Helicopters save lives

February 4, 2014

Patients transported to hospital by helicopter have a better chance of surviving traumatic injuries than those transported by ground ambulance despite having more severe injuries and needing more surgical interventions, states a study published in the Canadian Journal of Surgery.

Researchers from the Departments of Surgery at the Columbus Regional hospital, Atlanta Medical Center and Emory University in Atlanta, Georgia, and at the University of Calgary conducted a 10-year study comparing the injuries, and outcomes of transported to hospital by air or ground ambulance. The types of injuries investigated ranged from to falls to all-terrain vehicle accidents.

The researchers found that patients brought to hospital by ground ambulance more often died in the emergency room than patients brought by air: 585 versus 43 deaths, respectively. The authors state that this improved survival may be explained by the availability of more advanced monitoring and equipment and more medications as well as the presence of a flight nurse and paramedic in the air ambulance.

"This American-based study has considerable applicability to Canadian patients," says Chad Ball, the study author from the University of Calgary. "Given that so many of our patients are located in geographically remote locations, timely transport to trauma centres is a persisting concern. We also know that patients who live in rural areas carry a higher risk of death after injury than their urban-based counterparts. Appropriate air ambulance transport is one potential method to shorten transfer times to definitive care and therefore decrease this risk."

The debate over outcome differences between patients transported to hospital by air and those transported by ground ambulance has continued for more than two decades, but there is general consensus that severely injured patients transported by air have a better chance of survival. The controversy is whether helicopter transport is necessary for particular cohorts of patients.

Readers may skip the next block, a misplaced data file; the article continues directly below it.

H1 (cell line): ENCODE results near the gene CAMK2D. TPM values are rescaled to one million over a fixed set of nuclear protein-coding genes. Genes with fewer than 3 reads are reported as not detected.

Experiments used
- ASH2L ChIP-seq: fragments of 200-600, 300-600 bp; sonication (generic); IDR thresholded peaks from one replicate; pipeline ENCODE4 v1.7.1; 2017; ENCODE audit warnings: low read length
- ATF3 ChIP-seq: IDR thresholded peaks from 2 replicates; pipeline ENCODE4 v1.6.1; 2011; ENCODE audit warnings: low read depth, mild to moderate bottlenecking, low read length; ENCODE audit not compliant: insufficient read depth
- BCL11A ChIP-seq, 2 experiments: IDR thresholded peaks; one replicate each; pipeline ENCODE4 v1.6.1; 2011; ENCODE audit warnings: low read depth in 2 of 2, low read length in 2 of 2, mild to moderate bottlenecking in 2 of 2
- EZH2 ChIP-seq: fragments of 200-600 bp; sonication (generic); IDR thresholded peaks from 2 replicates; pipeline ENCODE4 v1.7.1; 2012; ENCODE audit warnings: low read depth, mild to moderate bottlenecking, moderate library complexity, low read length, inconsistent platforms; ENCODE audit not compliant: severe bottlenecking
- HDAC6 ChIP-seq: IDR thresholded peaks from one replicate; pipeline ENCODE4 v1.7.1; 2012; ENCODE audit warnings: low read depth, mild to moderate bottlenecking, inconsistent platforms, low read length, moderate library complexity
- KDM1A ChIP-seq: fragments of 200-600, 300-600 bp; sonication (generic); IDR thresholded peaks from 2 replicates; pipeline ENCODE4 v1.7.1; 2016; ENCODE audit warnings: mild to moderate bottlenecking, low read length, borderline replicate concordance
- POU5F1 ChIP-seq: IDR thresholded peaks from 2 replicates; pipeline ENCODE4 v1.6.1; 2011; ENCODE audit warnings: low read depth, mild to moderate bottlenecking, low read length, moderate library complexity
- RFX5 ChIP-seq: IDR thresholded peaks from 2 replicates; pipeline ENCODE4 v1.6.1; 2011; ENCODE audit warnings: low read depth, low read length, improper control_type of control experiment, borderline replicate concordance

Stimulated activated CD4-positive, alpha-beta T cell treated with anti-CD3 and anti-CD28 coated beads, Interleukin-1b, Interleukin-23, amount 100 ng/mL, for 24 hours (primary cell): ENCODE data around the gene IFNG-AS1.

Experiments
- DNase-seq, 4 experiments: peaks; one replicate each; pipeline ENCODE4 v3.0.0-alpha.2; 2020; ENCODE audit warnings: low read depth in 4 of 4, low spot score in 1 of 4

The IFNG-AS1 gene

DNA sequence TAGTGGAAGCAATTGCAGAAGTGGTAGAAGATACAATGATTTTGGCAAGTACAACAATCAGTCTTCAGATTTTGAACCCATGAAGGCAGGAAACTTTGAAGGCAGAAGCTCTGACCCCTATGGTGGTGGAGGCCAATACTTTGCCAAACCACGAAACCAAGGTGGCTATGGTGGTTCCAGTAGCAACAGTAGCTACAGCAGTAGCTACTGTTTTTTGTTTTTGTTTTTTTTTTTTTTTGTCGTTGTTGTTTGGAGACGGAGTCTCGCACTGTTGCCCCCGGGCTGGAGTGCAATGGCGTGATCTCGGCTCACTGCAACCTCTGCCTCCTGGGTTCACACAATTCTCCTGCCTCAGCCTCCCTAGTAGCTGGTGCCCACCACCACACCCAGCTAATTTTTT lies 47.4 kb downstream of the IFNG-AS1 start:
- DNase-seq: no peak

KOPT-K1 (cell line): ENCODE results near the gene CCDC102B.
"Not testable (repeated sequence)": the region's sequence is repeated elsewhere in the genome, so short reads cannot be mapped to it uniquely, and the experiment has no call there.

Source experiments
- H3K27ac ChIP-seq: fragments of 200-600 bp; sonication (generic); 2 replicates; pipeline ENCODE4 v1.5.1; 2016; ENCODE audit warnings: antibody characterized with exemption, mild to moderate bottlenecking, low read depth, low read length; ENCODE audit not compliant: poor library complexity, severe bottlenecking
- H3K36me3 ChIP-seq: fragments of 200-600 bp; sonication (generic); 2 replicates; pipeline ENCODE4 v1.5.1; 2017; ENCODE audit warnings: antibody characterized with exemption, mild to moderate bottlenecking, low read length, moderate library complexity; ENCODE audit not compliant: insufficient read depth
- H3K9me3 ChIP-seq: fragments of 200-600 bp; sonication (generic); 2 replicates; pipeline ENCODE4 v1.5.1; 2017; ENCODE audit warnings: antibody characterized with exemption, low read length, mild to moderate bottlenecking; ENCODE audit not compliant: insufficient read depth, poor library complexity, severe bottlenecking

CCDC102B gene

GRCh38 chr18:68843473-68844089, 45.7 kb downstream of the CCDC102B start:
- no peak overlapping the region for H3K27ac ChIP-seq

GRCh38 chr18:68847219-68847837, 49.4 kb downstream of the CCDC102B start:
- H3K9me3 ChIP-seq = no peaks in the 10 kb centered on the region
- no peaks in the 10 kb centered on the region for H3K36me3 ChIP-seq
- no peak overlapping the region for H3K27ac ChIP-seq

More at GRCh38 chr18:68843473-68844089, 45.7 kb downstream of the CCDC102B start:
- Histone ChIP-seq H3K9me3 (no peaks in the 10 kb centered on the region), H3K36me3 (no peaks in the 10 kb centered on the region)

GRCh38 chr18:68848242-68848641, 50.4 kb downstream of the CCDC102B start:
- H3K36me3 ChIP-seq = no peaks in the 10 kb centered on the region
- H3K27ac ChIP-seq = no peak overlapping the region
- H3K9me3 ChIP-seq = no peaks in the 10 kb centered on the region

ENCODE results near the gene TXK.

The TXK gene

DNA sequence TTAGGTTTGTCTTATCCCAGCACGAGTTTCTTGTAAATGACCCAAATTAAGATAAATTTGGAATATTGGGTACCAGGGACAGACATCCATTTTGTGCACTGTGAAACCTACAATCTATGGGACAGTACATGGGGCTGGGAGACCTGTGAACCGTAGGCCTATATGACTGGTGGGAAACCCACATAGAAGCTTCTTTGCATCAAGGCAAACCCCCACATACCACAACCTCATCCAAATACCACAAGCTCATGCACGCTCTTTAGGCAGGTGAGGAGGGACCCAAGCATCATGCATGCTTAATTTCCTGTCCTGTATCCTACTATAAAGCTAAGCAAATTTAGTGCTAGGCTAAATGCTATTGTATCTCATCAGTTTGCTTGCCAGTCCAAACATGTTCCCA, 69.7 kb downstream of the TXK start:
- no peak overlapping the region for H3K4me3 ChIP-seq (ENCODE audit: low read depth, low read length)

"The improved outcomes in our study indicate that appropriate helicopter transport, even with the associated cost and safety risk, is beneficial to severely injured patients," the authors state.

The authors note that the cost of air ambulance services, at least in the United States, has been concerning to third-party payers as well as patients. They state the dramatic difference between charge and reimbursement is often borne by the patients and their families.

Although cost–benefit analyses are warranted, the authors indicate that "air ambulance transport for is vitally important given increasing patient volumes, the limited number of trauma centres and inadequate subspecialty coverage in nontrauma hospitals."

Related Stories

Helicopter heroes save lives

September 27, 2012

The benefits and cost effectiveness of helicopter transport for severely injured patients is of continued debate. New research published in BioMed Central's open access journal Critical Care shows that for severe blunt trauma, ...

Emergency helicopter airlifts help the seriously injured

June 21, 2013

Patients transferred to hospital via helicopter ambulance tend to have a higher survival rate than those who take the more traditional road route, despite having more severe injuries. The research, published in BioMed Central's ...

Recommended for you

A recipe for long-lasting livers

April 22, 2015

People waiting for organ transplants may soon have higher hopes of getting the help that they need in time. Researchers at the RIKEN Center for Developmental Biology have developed a new technique that extends the time that ...

Surgeon to offer ideas on a way to do human head transplants

February 26, 2015

Sergio Canavero of the Turin Advanced Neuromodulation Group has made it known that he intends to announce at this summer's American Academy of Neurological and Orthopedic Surgeons meeting, that he believes he has put together ...

New tool helps guide brain cancer surgery

July 3, 2014

A tool to help brain surgeons test and more precisely remove cancerous tissue was successfully used during surgery, according to a Purdue University and Brigham and Women's Hospital study.

New imaging technique sharpens surgeons' vision

February 11, 2014

Which superhuman power would you choose for help on the job? For Dr. Julie Margenthaler, it's a technology that brings to mind X-ray vision, used for the first time Monday during an operation to remove a patient's lymph node.

0 comments

Please sign in to add a comment. Registration is free, and takes less than a minute. Read more

Click here to reset your password.
Sign in to get notified via email when new comments are made.